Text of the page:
Gag-Pol polyprotein - P03366 (POL_HV1B1)

 

Protein Feature View of PDB entries mapped to a UniProtKB sequence  

  • Number of PDB entries for P03366: 202
 
Function
Gag-Pol polyprotein: Mediates, with Gag polyrotein, the essential events in virion assembly, including binding the plasma membrane, making the protein-protein interactions necessary to create spherical particles, recruiting the viral Env proteins, and packaging the genomic RNA via direct interactions with the RNA packaging sequence (Psi). Gag-Pol polyprotein may regulate its own translation, by the binding genomic RNA in the 5'-UTR. At low concentration, the polyprotein would promote translation, whereas at high concentration, the polyprotein would encapsidate genomic RNA and then shutt off translation. (data source: UniProt  )
Matrix protein p17: Targets the polyprotein to the plasma membrane via a multipartite membrane-binding signal, that includes its myristoylated N-terminus. Matrix protein is part of the pre-integration complex. Implicated in the release from host cell mediated by Vpu. Binds to RNA. (data source: UniProt  )

Capsid protein p24: Forms the conical core that encapsulates the genomic RNA-nucleocapsid complex in the virion. Most core are conical, with only 7% tubular. The core is constituted by capsid protein hexamer subunits. The core is disassembled soon after virion entry (By similarity). Host restriction factors such as TRIM5-alpha or TRIMCyp bind retroviral capsids and cause premature capsid disassembly, leading to blocks in reverse transcription. Capsid restriction by TRIM5 is one of the factors which restricts HIV-1 to the human species. Host PIN1 apparently facilitates the virion uncoating. On the other hand, interactions with PDZD8 or CYPA stabilize the capsid. (data source: UniProt  )
Nucleocapsid protein p7: Encapsulates and protects viral dimeric unspliced genomic RNA (gRNA). Binds these RNAs through its zinc fingers. Acts as a nucleic acid chaperone which is involved in rearangement of nucleic acid secondary structure during gRNA retrotranscription. Also facilitates template switch leading to recombination. As part of the polyprotein, participates to gRNA dimerization, packaging, tRNA incorporation and virion assembly. (data source: UniProt  )
Protease: Aspartyl protease that mediates proteolytic cleavages of Gag and Gag-Pol polyproteins during or shortly after the release of the virion from the plasma membrane. Cleavages take place as an ordered, step-wise cascade to yield mature proteins. This process is called maturation. Displays maximal activity during the budding process just prior to particle release from the cell. Also cleaves Nef and Vif, probably concomitantly with viral structural proteins on maturation of virus particles. Hydrolyzes host EIF4GI and PABP1 in order to shut off the capped cellular mRNA translation. The resulting inhibition of cellular protein synthesis serves to ensure maximal viral gene expression and to evade host immune response. (data source: UniProt  )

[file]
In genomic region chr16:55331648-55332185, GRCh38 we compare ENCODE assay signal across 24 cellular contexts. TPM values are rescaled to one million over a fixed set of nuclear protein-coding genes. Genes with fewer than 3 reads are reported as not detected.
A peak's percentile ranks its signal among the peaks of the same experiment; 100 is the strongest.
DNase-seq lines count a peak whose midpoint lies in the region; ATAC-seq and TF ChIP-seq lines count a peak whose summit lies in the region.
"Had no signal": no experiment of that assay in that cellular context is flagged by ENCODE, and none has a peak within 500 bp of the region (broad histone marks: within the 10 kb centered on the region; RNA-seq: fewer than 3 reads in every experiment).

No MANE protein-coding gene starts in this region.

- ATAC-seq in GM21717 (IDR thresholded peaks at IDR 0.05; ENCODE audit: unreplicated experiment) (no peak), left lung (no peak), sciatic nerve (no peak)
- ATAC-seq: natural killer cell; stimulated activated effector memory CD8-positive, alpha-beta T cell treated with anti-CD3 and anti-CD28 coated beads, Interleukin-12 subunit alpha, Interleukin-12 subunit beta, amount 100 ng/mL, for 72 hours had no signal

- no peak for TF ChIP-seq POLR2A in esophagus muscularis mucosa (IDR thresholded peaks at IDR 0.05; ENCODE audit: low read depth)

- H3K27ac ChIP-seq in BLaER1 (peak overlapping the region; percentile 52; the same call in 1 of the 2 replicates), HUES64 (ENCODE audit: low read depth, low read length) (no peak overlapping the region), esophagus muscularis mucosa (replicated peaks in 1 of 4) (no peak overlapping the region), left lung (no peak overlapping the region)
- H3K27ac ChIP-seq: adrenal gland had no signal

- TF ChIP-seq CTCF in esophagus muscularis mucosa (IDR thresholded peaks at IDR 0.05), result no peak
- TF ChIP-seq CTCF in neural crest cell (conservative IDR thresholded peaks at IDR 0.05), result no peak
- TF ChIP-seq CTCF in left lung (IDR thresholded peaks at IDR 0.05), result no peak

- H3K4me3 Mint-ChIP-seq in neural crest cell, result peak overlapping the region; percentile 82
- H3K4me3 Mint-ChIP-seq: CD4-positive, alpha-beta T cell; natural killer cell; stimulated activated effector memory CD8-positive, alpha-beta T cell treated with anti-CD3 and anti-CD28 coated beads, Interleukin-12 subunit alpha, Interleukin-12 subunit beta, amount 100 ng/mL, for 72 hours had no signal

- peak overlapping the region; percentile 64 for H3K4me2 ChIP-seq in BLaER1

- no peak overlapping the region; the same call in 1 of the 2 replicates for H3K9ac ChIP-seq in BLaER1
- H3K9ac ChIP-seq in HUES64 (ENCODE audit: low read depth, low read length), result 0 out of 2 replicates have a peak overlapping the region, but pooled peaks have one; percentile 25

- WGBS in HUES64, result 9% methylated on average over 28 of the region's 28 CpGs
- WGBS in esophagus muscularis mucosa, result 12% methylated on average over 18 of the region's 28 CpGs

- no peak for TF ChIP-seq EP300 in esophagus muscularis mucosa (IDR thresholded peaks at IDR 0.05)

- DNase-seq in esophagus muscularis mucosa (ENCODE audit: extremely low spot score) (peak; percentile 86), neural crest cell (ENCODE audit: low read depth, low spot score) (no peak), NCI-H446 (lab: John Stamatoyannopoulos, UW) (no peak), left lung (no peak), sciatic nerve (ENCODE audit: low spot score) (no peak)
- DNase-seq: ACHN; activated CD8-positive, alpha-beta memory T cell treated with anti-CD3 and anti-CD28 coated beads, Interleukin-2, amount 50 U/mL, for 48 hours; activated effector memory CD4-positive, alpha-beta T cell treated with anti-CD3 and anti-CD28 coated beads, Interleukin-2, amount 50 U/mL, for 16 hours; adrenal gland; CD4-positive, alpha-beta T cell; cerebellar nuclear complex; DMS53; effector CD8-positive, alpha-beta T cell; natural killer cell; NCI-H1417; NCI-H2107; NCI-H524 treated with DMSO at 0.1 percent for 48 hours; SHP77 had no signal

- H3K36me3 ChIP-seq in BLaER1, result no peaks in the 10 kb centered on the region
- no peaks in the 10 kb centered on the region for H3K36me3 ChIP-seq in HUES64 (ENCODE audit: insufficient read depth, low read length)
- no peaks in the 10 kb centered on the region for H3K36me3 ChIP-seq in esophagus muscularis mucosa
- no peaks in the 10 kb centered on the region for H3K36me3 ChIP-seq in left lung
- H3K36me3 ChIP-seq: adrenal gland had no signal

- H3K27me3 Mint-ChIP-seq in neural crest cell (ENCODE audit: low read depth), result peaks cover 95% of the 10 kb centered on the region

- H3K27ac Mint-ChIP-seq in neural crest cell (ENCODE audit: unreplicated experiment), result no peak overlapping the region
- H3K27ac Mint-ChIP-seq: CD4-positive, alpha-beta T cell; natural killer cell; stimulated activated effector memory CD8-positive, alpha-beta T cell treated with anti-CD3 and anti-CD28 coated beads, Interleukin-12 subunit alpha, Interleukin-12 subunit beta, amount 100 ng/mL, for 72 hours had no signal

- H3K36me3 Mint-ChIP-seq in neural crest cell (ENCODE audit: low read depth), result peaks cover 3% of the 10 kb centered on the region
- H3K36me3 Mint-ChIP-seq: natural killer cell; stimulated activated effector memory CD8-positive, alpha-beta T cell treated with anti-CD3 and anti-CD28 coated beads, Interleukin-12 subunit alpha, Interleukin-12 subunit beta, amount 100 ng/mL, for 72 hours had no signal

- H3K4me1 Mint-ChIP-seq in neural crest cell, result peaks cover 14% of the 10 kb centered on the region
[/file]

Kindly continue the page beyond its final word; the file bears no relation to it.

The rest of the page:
Reverse transcriptase/ribonuclease H: Multifunctional enzyme that converts the viral RNA genome into dsDNA in the cytoplasm, shortly after virus entry into the cell. This enzyme displays a DNA polymerase activity that can copy either DNA or RNA templates, and a ribonuclease H (RNase H) activity that cleaves the RNA strand of RNA-DNA heteroduplexes in a partially processive 3' to 5' endonucleasic mode. Conversion of viral genomic RNA into dsDNA requires many steps. A tRNA(3)-Lys binds to the primer-binding site (PBS) situated at the 5'-end of the viral RNA. RT uses the 3' end of the tRNA primer to perform a short round of RNA-dependent minus-strand DNA synthesis. The reading proceeds through the U5 region and ends after the repeated (R) region which is present at both ends of viral RNA. The portion of the RNA-DNA heteroduplex is digested by the RNase H, resulting in a ssDNA product attached to the tRNA primer. This ssDNA/tRNA hybridizes with the identical R region situated at the 3' end of viral RNA. This template exchange, known as minus-strand DNA strong stop transfer, can be either intra- or intermolecular. RT uses the 3' end of this newly synthesized short ssDNA to perform the RNA-dependent minus-strand DNA synthesis of the whole template. RNase H digests the RNA template except for two polypurine tracts (PPTs) situated at the 5'-end and near the center of the genome. It is not clear if both polymerase and RNase H activities are simultaneous. RNase H probably can proceed both in a polymerase-dependent (RNA cut into small fragments by the same RT performing DNA synthesis) and a polymerase-independent mode (cleavage of remaining RNA fragments by free RTs). Secondly, RT performs DNA-directed plus-strand DNA synthesis using the PPTs that have not been removed by RNase H as primers. PPTs and tRNA primers are then removed by RNase H. The 3' and 5' ssDNA PBS regions hybridize to form a circular dsDNA intermediate. Strand displacement synthesis by RT to the PBS and PPT ends produces a blunt ended, linear dsDNA copy of the viral genome that includes long terminal repeats (LTRs) at both ends. (data source: UniProt  )